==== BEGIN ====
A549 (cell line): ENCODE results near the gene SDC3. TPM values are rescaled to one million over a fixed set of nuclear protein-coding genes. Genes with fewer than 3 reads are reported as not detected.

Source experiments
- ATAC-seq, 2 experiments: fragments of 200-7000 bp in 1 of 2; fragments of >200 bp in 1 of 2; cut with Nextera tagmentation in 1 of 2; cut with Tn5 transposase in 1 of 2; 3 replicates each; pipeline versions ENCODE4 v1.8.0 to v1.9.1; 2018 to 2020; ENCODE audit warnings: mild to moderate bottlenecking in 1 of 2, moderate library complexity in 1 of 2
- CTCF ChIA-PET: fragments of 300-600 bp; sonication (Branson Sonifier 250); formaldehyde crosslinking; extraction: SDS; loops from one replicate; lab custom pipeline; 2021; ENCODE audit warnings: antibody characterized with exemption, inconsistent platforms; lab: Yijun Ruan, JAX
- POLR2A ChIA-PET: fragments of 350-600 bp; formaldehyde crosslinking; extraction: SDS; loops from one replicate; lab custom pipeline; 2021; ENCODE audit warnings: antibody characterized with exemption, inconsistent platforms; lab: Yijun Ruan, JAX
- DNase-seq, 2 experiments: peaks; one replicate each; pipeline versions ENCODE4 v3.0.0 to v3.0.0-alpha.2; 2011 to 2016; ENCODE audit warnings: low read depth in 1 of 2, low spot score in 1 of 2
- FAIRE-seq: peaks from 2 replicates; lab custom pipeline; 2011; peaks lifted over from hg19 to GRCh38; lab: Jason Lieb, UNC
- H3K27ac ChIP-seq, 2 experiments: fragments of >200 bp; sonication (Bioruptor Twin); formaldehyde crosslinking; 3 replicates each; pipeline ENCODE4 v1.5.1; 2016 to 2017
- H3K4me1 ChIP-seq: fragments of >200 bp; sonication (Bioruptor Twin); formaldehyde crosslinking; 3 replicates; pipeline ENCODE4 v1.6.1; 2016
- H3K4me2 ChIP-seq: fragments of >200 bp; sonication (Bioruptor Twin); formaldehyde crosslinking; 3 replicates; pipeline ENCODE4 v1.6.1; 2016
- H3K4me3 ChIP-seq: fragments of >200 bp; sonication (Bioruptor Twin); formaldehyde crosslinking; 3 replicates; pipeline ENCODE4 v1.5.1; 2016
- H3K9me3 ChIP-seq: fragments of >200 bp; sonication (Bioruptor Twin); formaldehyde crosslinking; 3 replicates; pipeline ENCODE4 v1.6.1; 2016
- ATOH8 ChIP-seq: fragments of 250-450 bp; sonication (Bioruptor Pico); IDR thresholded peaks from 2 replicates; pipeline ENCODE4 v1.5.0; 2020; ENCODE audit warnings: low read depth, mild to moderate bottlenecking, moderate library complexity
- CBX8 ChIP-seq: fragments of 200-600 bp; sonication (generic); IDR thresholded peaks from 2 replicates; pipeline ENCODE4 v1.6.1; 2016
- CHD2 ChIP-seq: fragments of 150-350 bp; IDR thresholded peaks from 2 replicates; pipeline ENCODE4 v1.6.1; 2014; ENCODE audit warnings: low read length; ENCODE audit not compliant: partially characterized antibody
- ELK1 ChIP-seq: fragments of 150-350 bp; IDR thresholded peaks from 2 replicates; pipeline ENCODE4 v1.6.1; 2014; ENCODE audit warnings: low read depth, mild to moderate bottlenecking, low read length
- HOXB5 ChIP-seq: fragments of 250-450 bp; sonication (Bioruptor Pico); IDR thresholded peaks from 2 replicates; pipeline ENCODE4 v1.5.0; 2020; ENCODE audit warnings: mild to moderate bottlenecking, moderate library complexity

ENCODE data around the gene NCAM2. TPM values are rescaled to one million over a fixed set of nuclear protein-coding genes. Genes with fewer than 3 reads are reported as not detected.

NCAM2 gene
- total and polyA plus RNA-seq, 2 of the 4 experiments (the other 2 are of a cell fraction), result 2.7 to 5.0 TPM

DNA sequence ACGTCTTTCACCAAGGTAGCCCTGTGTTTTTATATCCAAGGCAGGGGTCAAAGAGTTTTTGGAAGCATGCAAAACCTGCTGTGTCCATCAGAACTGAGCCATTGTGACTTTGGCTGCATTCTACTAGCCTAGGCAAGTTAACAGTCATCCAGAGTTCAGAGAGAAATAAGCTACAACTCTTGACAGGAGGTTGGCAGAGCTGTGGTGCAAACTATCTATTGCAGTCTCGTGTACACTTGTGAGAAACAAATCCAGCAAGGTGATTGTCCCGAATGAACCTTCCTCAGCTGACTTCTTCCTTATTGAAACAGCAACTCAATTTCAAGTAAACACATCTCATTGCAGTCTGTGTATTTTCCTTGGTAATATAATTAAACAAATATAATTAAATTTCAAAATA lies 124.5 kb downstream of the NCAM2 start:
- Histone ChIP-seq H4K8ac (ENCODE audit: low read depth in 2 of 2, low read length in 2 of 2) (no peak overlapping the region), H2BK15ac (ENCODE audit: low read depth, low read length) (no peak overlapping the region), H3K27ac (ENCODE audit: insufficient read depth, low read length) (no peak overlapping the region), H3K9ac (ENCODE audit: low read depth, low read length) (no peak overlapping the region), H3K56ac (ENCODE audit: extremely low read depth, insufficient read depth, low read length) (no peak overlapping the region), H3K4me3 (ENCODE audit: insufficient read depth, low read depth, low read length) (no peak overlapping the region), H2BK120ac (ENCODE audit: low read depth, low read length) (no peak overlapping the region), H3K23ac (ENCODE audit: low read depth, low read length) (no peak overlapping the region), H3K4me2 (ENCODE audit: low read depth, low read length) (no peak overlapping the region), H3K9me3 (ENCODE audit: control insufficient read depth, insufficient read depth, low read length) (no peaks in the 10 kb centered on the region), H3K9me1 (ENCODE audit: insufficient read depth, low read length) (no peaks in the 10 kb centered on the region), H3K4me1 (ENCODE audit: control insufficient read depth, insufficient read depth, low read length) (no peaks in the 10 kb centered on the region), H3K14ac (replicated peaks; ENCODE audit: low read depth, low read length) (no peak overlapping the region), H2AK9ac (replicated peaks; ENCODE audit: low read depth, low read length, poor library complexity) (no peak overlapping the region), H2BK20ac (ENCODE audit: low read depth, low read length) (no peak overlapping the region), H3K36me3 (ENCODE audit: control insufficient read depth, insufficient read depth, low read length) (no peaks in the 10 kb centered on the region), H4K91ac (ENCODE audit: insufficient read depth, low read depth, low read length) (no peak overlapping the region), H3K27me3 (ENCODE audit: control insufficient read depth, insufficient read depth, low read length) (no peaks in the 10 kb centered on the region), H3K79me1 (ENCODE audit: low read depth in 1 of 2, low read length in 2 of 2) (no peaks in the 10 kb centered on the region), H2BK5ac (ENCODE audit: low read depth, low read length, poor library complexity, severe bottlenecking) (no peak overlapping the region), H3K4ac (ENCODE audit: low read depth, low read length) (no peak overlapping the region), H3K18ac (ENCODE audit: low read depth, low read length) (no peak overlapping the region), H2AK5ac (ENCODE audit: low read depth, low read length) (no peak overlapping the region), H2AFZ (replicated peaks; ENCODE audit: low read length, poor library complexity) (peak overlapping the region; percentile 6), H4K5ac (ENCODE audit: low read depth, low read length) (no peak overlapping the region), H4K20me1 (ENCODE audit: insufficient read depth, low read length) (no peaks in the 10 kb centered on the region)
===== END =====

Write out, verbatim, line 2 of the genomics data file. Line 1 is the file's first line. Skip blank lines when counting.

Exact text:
Source experiments